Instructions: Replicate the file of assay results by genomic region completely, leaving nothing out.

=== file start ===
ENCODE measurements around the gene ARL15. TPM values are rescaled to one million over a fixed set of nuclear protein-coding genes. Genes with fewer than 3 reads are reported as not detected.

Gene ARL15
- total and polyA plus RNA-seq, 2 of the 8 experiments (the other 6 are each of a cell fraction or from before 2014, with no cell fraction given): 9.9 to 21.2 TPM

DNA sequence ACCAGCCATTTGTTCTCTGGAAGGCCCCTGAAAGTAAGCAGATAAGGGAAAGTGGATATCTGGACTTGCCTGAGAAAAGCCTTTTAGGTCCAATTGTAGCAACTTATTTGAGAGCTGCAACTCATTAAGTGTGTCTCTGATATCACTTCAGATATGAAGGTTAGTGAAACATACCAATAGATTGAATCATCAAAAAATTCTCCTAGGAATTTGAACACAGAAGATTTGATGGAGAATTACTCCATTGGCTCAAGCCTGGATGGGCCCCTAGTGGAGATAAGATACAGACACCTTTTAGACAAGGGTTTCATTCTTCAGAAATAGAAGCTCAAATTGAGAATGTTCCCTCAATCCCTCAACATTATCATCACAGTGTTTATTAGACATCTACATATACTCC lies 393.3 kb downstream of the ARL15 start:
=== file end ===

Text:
ENCODE measurements around the gene ARL15. TPM values are rescaled to one million over a fixed set of nuclear protein-coding genes. Genes with fewer than 3 reads are reported as not detected.

Gene ARL15
- total and polyA plus RNA-seq, 2 of the 8 experiments (the other 6 are each of a cell fraction or from before 2014, with no cell fraction given): 9.9 to 21.2 TPM

DNA sequence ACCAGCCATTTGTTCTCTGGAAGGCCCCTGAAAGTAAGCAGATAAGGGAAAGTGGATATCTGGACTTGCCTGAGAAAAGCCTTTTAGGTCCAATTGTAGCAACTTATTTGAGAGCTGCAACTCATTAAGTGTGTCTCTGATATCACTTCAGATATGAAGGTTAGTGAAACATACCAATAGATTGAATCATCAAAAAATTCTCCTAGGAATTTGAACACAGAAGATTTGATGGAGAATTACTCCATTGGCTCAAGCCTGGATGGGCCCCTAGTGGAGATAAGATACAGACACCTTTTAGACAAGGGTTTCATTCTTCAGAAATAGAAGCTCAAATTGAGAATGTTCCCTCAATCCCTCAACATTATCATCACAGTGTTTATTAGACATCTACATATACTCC lies 393.3 kb downstream of the ARL15 start: